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Over 25% of items bought online are dangerous, French authority finds

An assessment of 450 products was carried out between 2018 to 2021. Items that were deemed dangerous include children’s toys and electronics

A person shopping online

A French regulatory authority has found that nearly two thirds of items bought online do not conform to its standards Pic: / Shutterstock

More than a quarter of products bought online by people in France are dangerous, France’s market competition regulation administration has found. 

The products assessed include children’s toys, electric lights, adapters and costume jewellery.

The findings were made by the Direction générale de la Concurrence, de la Consommation et de la Répression des fraudes (DGCCRF), which noted 28% of items bought were dangerous. 

The administration has a few dozen investigators, who look for products online and order them in for testing when they look suspicious.

"When certain information is missing, when the price is particularly attractive, it catches our attention," one investigator said, Le Parisien reported.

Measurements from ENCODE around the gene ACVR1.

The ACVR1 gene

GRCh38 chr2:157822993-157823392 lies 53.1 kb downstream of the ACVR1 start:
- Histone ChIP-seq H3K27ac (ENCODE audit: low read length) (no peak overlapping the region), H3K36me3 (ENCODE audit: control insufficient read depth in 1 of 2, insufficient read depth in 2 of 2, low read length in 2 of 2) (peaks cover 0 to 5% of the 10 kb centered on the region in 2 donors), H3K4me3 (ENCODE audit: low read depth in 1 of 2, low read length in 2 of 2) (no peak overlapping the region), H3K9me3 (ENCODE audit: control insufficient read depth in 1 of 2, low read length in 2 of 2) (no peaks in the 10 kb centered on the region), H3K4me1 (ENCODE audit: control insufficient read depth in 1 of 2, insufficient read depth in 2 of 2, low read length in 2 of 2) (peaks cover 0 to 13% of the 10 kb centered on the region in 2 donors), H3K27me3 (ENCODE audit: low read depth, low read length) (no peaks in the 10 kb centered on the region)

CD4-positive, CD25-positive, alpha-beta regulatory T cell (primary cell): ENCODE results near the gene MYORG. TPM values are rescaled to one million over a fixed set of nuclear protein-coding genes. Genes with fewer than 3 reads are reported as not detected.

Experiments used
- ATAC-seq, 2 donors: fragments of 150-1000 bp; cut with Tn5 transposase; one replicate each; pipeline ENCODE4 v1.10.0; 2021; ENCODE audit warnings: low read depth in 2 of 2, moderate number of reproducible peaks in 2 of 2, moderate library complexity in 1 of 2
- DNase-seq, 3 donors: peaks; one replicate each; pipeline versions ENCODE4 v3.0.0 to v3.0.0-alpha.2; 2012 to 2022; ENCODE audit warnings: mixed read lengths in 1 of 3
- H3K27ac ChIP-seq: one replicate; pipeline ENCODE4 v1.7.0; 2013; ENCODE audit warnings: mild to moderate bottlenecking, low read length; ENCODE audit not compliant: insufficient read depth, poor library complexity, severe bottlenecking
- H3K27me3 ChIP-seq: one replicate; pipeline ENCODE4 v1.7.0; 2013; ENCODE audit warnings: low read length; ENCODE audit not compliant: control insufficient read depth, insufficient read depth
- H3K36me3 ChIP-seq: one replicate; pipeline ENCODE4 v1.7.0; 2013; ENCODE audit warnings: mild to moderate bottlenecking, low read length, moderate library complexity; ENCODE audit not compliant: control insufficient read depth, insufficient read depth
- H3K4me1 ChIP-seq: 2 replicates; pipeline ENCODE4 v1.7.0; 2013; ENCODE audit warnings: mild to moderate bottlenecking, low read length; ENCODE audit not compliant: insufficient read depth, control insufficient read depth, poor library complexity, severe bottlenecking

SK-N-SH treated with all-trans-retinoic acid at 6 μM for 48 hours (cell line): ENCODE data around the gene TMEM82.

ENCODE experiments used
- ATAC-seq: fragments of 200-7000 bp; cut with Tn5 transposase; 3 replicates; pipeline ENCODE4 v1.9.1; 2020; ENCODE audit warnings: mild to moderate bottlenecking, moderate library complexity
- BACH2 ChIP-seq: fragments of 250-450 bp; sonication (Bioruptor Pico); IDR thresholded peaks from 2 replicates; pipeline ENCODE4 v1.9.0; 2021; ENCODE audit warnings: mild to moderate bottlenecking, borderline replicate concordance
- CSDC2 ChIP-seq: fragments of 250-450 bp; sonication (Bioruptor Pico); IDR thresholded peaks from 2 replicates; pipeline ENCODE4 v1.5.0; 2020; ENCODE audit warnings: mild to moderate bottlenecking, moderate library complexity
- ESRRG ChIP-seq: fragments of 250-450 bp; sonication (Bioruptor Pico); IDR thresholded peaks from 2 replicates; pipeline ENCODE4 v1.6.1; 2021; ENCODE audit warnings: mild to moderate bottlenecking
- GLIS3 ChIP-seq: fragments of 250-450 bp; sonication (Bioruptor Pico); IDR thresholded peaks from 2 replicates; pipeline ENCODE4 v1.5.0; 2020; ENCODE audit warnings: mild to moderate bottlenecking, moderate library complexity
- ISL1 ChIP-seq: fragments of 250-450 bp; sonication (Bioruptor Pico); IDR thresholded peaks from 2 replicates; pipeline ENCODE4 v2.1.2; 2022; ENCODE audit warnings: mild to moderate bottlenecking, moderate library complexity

The DGCCRF examined 450 products purchased between 2018 and 2021 as part of its assessment. 

It found that some children’s toys it looked at presented a choking or strangulation hazard for babies.

It also found that 66% of electric lights and 87% of electronic adapters it looked at presented a risk of electrocution of fire. Additionally, 74% of the costume jewellery it assessed could be considered dangerous due to containing traces of heavy metals (lead, nickel or cadmium), which can be carcinogenic and toxic.

Finding the manufacturers of the products can be difficult, the investigator said, especially when they are from outside of Europe. Many of the products deemed dangerous came from China.

"The sellers who hide in Europe, we catch them. On the other side of the world, it's more complicated,” the investigator said. 

Aside from dangerous items, the DGCCRF found that 63% of the 450 products it assessed in the three-year period did not conform to its standards. 

It represents a major problem as online sales reached record levels during the Covid pandemic, with online sales reaching €112 billion in 2020, an 8.5% increase from the previous year. 

The French government has stated that it would like the control of online sales to be carried out at a European level, and intends to raise the point when France takes over the rolling Council of the EU presidency in the first half of 2022. 

A website to check for dangerous items

A website listing the dangerous products identified by the DGCCRF has been available to the public since April this year. 

You can find it here:

The products are classified by theme, such as food, hygiene and beauty, or sports and leisure. 

Related stories:

Which products are – or could be – hit by stock shortages in France?

Five steps to help prevent bank fraud in France and advice if targeted

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